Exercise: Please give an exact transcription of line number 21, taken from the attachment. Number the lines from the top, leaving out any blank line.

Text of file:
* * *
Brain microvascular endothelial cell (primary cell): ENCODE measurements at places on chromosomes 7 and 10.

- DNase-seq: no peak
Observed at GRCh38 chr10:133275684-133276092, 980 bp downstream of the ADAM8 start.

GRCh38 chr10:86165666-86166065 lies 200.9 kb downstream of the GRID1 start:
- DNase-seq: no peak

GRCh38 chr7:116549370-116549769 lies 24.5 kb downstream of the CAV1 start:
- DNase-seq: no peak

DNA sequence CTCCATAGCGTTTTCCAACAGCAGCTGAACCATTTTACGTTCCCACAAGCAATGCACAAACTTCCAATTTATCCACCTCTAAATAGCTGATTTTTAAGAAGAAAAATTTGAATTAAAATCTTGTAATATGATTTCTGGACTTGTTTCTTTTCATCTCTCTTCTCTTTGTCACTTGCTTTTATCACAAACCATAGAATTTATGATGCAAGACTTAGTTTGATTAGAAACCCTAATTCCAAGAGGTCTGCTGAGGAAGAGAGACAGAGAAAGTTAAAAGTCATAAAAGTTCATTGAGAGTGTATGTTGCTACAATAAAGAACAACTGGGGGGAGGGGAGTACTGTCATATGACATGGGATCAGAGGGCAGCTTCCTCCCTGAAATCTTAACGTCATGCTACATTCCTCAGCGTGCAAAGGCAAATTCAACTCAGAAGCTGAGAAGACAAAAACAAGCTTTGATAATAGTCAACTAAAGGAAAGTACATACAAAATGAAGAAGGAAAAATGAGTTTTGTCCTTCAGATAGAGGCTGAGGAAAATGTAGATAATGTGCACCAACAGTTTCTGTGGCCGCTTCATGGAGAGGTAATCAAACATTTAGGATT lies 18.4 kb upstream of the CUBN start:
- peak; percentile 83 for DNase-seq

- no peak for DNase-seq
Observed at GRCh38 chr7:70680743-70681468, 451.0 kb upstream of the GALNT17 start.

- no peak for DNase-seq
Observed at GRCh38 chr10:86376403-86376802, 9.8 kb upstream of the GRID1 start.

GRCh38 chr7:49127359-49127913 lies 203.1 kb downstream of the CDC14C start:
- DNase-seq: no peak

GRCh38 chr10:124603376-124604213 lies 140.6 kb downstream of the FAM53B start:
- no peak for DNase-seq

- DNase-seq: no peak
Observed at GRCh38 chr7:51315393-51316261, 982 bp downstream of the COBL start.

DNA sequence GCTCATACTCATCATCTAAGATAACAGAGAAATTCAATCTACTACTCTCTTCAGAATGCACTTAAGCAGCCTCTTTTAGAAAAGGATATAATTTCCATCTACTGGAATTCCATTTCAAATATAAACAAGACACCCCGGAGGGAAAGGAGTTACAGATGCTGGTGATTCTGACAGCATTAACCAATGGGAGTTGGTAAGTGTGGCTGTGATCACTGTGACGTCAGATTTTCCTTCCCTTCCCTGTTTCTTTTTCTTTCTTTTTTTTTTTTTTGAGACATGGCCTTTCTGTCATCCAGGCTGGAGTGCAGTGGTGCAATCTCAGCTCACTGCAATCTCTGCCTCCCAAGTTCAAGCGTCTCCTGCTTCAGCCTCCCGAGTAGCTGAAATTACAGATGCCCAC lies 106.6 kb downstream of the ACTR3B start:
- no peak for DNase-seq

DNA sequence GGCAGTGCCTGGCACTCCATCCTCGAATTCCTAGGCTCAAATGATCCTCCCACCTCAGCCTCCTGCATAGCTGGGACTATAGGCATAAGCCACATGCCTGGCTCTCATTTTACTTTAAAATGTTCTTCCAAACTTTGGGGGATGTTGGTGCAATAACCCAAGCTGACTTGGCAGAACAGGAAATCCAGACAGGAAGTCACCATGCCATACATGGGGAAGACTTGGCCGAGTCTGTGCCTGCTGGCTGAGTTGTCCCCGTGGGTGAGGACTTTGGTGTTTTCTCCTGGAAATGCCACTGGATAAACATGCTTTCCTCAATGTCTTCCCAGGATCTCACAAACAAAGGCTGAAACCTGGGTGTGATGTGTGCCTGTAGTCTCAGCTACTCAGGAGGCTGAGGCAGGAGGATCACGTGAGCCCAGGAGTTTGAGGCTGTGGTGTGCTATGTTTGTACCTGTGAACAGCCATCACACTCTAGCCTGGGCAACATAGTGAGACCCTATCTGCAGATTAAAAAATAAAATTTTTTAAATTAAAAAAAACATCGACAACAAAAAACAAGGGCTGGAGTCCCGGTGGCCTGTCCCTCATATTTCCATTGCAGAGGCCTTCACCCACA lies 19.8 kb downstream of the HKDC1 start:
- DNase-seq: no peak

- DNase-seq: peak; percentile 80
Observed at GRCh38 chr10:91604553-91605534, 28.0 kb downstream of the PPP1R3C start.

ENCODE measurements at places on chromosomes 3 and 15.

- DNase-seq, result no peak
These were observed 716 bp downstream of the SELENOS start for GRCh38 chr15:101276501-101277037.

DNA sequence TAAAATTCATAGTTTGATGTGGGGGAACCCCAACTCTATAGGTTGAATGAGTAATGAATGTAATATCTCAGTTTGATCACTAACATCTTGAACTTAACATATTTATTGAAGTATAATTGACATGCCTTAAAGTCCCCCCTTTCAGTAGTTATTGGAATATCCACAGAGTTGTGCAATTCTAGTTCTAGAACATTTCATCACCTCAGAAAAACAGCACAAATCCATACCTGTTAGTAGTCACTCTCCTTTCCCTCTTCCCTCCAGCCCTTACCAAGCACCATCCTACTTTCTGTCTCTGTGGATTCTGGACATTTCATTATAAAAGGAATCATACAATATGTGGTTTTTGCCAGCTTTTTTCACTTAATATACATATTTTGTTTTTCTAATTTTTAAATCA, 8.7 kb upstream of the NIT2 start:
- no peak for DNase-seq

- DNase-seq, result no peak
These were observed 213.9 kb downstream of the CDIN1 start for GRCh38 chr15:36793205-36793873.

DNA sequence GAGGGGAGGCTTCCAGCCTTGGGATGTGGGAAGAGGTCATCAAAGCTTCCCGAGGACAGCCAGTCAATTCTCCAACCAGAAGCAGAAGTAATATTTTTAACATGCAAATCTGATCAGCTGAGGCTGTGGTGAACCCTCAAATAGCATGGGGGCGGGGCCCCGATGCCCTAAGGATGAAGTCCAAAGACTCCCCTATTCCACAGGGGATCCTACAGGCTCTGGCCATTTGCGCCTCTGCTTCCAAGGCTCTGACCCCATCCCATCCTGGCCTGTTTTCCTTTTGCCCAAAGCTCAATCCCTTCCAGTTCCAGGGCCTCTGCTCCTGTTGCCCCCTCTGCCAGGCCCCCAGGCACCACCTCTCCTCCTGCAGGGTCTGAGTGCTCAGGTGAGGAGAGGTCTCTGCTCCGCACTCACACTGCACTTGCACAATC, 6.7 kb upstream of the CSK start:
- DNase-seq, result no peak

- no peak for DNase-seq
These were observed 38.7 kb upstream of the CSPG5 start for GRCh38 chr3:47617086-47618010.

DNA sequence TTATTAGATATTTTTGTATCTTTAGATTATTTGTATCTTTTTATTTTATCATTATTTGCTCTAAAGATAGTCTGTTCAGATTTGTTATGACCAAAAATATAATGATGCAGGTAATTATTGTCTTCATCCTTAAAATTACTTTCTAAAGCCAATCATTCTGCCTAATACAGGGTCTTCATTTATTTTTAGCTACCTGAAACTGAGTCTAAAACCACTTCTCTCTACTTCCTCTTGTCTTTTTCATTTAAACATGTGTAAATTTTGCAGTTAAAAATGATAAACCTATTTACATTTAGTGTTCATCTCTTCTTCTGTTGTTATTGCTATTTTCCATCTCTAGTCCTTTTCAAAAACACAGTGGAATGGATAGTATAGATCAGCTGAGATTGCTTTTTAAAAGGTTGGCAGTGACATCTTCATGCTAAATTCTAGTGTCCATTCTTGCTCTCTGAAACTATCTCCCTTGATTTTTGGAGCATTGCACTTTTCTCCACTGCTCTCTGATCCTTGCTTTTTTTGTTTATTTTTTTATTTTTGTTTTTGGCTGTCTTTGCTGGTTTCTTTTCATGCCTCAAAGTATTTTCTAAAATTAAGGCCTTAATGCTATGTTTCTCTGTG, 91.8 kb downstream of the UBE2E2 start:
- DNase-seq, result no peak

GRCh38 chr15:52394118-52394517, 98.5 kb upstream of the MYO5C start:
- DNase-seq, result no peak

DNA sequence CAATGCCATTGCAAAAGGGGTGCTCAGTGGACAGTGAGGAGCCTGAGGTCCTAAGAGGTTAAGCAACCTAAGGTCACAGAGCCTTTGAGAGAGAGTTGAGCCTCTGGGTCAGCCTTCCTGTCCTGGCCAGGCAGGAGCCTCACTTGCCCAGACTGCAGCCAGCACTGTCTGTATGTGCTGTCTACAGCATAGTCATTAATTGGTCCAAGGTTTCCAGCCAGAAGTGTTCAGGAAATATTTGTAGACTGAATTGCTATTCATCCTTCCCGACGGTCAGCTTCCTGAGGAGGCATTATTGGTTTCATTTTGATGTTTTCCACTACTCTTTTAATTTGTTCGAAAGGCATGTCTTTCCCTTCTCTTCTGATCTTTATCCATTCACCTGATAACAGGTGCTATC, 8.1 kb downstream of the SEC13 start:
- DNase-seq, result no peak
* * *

- no peak for DNase-seq